What Is A "Par" Rate?

What Is A “Par” Rate?

Have you ever called your local mortgage professional and asked them “what’s your rate today?”

If you have, you are not alone – it happens all the time.

And the process of quoting a rate is entirely too confusing (in my opinion) to consumers.

It is virtually impossible for consumers to have enough information to make a fair pricing comparison. The mortgage professional has all of the information, the consumer has limited information at best — and the end result is that the consumer potentially ends up paying more than they know they are paying to “get that great rate”.

How Loan Officers Determine “The Rate”

On a regular basis, we quote rates in a general way using a simple, easy to read format – something like you see below:

So if you were to call in and ask me on January 13 “what is your rate” for an FHA 30 year loan, you could reasonably expect me to say “5%” and if you wanted a Good Faith Estimate, the APR for the stated loan amount would be 5.543%.

Does this mean that 5% is a “par” rate?

Not really.

In order to get the above rate quote, here is the wholesale lender’s rate sheet that I used:

Go to the 5% rate and see a 30 day lock and you get the number 100.229.  This means that if we were to use this lender and lock this rate for 30 days and close the loan in that time, the lender will pay the loan officer .229% – or about $458.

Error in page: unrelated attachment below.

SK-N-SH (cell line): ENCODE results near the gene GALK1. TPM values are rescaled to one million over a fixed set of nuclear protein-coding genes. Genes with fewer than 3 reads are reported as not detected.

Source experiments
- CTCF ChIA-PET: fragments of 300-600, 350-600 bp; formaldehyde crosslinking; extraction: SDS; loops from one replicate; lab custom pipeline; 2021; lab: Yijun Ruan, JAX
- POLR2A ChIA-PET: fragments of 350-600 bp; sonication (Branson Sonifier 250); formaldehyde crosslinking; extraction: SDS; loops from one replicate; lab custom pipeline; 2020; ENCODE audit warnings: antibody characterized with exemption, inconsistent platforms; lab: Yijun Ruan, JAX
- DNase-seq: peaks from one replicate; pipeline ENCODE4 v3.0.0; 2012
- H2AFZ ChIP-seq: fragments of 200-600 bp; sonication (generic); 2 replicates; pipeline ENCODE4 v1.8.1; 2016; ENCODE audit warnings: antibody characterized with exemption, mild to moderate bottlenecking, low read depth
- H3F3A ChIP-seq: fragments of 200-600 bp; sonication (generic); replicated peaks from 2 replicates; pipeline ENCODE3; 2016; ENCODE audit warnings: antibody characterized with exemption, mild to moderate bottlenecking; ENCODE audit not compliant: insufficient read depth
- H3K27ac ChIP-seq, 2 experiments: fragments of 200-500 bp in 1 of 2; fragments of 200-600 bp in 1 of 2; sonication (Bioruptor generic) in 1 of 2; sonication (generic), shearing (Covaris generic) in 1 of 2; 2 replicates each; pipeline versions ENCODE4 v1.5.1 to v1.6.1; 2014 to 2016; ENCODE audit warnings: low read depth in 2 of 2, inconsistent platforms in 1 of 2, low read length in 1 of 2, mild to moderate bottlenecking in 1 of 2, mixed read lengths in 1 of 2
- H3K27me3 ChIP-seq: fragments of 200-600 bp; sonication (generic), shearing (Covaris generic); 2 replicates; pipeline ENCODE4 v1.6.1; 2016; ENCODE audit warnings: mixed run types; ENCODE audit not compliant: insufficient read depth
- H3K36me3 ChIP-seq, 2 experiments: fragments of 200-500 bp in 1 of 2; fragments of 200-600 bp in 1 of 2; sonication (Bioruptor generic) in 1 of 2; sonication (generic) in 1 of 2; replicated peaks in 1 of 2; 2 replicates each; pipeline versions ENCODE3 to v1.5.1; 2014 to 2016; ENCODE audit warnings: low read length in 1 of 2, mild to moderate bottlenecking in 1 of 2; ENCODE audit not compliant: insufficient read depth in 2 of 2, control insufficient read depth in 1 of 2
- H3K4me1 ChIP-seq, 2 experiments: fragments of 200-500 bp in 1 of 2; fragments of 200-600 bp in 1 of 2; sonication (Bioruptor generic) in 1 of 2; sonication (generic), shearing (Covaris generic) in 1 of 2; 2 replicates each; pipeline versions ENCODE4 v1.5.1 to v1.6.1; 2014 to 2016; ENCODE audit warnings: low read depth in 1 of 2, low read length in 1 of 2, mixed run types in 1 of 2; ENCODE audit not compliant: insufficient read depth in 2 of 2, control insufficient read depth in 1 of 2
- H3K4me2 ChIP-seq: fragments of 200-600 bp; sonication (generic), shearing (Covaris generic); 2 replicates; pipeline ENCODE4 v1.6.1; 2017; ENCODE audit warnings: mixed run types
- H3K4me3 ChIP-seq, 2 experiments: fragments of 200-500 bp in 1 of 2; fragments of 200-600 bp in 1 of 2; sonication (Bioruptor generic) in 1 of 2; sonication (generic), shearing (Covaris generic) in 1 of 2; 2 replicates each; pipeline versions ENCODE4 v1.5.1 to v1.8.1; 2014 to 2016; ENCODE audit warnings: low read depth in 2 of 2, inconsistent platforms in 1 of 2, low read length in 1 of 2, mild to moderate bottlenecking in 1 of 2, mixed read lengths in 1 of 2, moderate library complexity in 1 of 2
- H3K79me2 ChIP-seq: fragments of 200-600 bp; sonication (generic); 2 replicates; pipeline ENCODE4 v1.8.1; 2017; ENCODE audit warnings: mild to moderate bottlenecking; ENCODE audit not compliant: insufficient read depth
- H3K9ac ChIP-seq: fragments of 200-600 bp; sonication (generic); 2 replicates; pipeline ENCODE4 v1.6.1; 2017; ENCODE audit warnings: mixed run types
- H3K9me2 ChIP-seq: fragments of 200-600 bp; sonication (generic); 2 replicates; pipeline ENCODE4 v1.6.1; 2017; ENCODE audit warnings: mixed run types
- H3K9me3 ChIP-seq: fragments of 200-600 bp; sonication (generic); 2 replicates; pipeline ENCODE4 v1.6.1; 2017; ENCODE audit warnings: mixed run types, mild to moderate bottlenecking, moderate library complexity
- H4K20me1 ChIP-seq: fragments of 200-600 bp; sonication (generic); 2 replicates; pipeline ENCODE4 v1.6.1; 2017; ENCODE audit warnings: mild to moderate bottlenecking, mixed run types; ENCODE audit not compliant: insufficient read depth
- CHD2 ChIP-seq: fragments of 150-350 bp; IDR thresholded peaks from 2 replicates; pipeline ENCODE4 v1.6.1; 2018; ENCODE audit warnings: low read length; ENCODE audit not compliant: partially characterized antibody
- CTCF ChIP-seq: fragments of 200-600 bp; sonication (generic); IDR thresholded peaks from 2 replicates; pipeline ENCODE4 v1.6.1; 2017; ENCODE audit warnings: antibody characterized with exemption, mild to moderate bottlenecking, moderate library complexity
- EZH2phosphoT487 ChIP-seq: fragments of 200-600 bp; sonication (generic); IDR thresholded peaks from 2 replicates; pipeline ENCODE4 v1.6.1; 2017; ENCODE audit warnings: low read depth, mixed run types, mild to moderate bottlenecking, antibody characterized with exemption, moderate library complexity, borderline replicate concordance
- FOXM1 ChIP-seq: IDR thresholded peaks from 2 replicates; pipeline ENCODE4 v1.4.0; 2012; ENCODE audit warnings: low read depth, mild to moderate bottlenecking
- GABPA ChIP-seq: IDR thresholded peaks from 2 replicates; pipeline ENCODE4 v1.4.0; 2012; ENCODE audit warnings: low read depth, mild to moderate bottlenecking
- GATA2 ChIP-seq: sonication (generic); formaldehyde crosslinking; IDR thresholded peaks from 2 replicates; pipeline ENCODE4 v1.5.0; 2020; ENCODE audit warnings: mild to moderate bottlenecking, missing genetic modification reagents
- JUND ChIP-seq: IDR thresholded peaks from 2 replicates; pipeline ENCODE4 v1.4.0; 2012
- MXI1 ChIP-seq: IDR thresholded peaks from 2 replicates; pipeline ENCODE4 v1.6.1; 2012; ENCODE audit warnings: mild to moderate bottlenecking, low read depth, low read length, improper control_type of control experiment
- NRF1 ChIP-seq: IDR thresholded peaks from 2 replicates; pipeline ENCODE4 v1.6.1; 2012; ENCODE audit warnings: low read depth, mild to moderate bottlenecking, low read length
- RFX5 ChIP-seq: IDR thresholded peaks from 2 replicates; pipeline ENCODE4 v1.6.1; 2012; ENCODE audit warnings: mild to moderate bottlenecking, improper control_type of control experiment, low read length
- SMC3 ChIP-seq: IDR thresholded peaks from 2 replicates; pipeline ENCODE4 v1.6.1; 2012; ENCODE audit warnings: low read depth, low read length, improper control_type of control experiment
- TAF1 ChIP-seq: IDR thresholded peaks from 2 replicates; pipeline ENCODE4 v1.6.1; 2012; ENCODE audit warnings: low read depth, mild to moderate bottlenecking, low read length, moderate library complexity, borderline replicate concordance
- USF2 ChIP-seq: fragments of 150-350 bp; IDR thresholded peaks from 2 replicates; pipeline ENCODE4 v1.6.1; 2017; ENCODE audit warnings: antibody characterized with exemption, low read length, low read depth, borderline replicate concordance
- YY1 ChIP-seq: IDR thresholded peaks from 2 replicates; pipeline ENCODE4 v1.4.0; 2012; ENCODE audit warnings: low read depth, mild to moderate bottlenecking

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Depending on whether the loan officer works for a broker or a banker, this $458 might be called SRP, Net Required Yield, Yield Spread Premium, Premium Pricing, Smoke-and-Mirrors… What it is called doesn’t really matter all that much. The point is that the loan officer is getting paid *something* from the lender for that interest rate.

A “par” rate is one that the lender is not paying the loan officer anything “behind the scenes”.

There are literally hundreds and hundreds of “what-if” scenarios about using different lenders (generally speaking, no two lenders rate sheets are alike – they all pay differently). There are different “hits” that will discount what the bank will pay the loan officer (ranging from what state you live in, to credit score to which way the wind is blowing) so it is not a simple calculation as to what a par rate is on any given day.

In my experience, what is the easiest way to explain this information to a client?

I show them one of the wholesale rate sheets that I am looking at and show them how to calculate their own rate. Often when I am working with a client in a Realtor’s office, I will bring in a wholesale rate sheet and show them how to calculate their own rate and it has never been “too complicated to figure out”.

Heck, if a loan officer can figrue it out – anyone can!